Archive for June, 2001
Extracts from the autobiographical novel Pienin yhteinen jaettava (‘Lowest common multiple’, WSOY, 1998)
The weather had not yet broken, although it was September; I had been away for two weeks.
The linden trees of the North Shore drooped their dusty leaves in a tired and melancholy way. Even the new windows were already sticky and dusty. The flat was covered in thick, stiff plastic sheeting. The chairs, the books, the Tibetan tankas and the negro orchestra I had bought in Stockholm glimmered beneath the plastic ice like salvage from the Titanic.
The windows had been replaced while I had been in Korea.
I unpacked the gifts from my suitcase. Lost in the sea of plastic, the little Korean objects looked shipwrecked and ridiculous.
My temperature was rising; it had been troubling me for more than a week.
I smiled and said something, not mentioning my temperature.
It was time to be a mother again, and a life-companion.
And a daughter…. More…
Poems from Tuulen vilja (‘Windcrop’, WSOY, 2000)
created for the deepfunnelled gloxinia – everything exactly right.
The sport of colours, survival (though I always felt I was
sunset in the morning).
I walk over the living, the playful swing of genes,
uniqueness in splinters: capsules,
family trees, root systems, leafage.
In the geneswing little deviations of dimension,
as if I were perpetually outlining waves with my finger.
The primal miracle of seeds: I press
a mixture of summer flowers in the soil, exploding
a serial miracle. More…
A short story from Ilmatasku (‘Air pocket’, Otava, 2000). Introduction by Soila Lehtonen
Father arrived by taxi with his black suitcases.
He stood in the hallway, casting a glance over father’s shoes, his trouser-legs. Under his arm was a folded newspaper; it fell to the ground when father bent to undo his shoelaces.
The newspaper was written in strange letters. It felt as if the saliva would not leave his mouth however hard he swallowed. Mother jumped back and forth; mother’s mouth chattered. He scratched the wall with his nail; it was scored with pencil lines recording how much he had grown.
When father straightened up, he filled the whole room. More…
A short story from Peili (‘Mirror’, Tammi, 2000). Introduction by Suvi Ahola
I’m getting so old, my Master and Mistress no longer take note of when I’m on Heat. They don’t even notice when some moisture comes dripping out of my innards, as a sign of it, like they did in the good old days. Anyway, this time I really boobed, I dirtied my Mistress’s Christmas slippers with my secretions. So what could I do? – if it drips it drips. I happened to be lying on my Mistress’s feet at the time, she’d invited me there herself. ‘Spot, Spot, come and warm my feet,’ she said. Of course I went, I always have done when I’m called, it’s rather nice. Your belly gets nice and warm there, and if you’re lucky your Mistress scratches your back now and then with her knitting needle. I sleep and snore a little – it amuses my Mistress and Master. But then the warming of my belly led to this boob – a big dose of this wetness slurped onto my Mistress’s feet. It caused a sudden departure. My Mistress yelled, and my Master flung me out into the yard. I’d scarcely managed a squeak before I found myself in the snow. I shan’t forgive them, no. It’s beyond my comprehension.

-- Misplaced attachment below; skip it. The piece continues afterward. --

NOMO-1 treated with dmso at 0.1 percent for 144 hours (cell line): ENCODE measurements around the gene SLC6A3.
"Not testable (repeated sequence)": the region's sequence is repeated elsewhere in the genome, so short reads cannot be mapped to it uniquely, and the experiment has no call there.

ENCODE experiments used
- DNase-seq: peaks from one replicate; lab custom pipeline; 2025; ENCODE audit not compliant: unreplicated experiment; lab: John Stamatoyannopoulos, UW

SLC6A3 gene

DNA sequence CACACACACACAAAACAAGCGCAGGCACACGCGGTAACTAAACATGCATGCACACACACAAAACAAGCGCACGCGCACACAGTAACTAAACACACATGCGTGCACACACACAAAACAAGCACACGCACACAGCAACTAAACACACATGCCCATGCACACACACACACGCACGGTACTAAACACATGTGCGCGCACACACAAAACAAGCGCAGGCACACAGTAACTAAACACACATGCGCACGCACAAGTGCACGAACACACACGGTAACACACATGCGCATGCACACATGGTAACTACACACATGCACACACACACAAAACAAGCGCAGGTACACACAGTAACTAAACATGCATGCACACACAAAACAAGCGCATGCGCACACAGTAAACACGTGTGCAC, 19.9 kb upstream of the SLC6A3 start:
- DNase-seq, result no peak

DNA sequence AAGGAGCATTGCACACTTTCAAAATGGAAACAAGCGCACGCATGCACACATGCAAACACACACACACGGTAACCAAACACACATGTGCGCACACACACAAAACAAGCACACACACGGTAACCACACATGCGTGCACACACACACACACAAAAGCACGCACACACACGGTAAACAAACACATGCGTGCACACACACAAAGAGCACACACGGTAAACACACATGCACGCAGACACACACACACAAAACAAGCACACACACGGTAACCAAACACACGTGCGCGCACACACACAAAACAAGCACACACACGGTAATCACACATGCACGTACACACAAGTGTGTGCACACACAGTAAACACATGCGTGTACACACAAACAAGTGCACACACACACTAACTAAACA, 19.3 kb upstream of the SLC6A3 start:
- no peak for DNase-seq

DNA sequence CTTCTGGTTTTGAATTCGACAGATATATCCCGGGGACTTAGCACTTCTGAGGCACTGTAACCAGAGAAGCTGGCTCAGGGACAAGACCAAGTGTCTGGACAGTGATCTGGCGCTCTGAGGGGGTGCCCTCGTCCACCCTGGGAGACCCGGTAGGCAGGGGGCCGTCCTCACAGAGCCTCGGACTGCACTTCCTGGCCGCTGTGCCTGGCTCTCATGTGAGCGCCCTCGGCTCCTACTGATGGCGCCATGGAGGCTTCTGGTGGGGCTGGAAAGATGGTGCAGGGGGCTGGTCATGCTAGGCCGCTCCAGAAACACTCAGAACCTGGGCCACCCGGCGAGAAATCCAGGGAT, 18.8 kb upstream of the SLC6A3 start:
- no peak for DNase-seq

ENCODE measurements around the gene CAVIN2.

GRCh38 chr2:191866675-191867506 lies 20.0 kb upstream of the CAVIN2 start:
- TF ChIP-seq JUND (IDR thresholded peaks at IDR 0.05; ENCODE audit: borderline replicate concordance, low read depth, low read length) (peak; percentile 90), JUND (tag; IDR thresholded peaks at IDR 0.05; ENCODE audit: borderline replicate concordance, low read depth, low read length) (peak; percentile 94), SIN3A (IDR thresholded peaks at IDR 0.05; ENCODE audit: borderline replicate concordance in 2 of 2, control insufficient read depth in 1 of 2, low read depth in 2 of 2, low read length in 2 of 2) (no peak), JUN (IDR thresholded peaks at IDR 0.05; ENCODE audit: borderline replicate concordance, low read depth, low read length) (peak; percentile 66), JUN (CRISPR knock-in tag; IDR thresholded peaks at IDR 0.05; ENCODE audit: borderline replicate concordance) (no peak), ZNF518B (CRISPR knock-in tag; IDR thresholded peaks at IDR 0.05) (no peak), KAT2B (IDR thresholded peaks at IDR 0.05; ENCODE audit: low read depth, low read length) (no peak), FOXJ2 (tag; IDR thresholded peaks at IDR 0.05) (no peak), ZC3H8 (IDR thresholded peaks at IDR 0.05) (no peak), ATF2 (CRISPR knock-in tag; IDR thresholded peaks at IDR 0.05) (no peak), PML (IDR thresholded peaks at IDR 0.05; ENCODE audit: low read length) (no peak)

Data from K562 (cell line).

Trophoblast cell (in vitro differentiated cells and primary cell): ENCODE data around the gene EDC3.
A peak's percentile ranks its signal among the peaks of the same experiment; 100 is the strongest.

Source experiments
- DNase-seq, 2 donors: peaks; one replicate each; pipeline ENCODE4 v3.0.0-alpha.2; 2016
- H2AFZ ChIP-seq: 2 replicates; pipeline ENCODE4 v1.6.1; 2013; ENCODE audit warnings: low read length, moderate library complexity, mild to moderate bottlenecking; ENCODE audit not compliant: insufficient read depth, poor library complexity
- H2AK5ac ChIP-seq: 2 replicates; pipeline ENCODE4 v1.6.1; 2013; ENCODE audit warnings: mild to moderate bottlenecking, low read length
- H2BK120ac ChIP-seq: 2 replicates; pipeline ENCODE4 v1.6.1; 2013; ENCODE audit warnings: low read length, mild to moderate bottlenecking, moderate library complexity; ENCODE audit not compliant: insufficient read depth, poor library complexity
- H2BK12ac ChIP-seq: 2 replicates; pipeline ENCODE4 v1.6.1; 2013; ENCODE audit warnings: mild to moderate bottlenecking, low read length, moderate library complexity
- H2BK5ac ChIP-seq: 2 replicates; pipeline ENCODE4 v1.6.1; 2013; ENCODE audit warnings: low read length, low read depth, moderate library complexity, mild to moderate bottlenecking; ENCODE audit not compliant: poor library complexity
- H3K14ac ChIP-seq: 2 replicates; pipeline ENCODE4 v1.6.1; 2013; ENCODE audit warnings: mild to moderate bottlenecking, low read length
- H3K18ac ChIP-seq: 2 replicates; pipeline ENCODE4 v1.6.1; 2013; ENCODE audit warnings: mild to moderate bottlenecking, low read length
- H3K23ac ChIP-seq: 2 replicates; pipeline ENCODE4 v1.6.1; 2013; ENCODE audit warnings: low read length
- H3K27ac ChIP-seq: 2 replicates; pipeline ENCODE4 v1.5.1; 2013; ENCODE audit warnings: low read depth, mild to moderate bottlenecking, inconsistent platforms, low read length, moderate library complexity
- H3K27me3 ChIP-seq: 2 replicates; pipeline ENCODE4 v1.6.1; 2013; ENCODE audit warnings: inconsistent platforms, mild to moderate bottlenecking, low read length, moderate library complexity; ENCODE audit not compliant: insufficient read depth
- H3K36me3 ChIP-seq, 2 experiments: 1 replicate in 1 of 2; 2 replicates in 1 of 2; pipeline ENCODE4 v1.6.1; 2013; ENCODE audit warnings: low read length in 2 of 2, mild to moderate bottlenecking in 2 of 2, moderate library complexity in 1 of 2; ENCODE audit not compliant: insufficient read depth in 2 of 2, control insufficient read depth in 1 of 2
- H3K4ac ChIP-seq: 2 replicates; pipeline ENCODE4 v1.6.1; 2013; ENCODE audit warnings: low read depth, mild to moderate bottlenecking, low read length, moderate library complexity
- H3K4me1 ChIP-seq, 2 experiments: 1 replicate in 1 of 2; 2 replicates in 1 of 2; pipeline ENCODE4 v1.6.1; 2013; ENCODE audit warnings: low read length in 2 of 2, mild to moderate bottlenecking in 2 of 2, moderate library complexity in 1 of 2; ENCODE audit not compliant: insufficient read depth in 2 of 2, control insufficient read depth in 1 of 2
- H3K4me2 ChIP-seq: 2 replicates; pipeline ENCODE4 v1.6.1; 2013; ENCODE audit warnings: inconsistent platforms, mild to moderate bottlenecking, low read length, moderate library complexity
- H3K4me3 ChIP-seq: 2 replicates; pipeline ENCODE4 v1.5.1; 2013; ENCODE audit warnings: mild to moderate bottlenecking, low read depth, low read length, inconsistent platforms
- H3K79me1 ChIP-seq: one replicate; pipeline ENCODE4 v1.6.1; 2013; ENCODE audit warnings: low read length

From Juomarin päiväkirjat (’A drunkard’s journals’, edited by Pekka Tarkka, Otava, 1999). Introduction by Claes Andersson
Iceland, Summer 1968
I don’t know how to describe what I see, the lava’s colors; the afternoon green of the grass, and I can’t tell if that white is buildings or snow. The mountains are fortresses of the gods, and if people’s construction projects irritate them too much, they let the ground shake, volcanos erupt and tum everything upside down, assign new sites to houses and different routes for cars. The gods’ noses itch when their breath is caught in pipelines and channeled into radiators and greenhouses. Sheep tear the grass but horses browse in a civilized manner. Jónas does not believe in the gods, but he is afraid of them, the gods are not pleased with the Americans, who do not know anything about the gods or history yet come here and start interfering with the land as if it were theirs.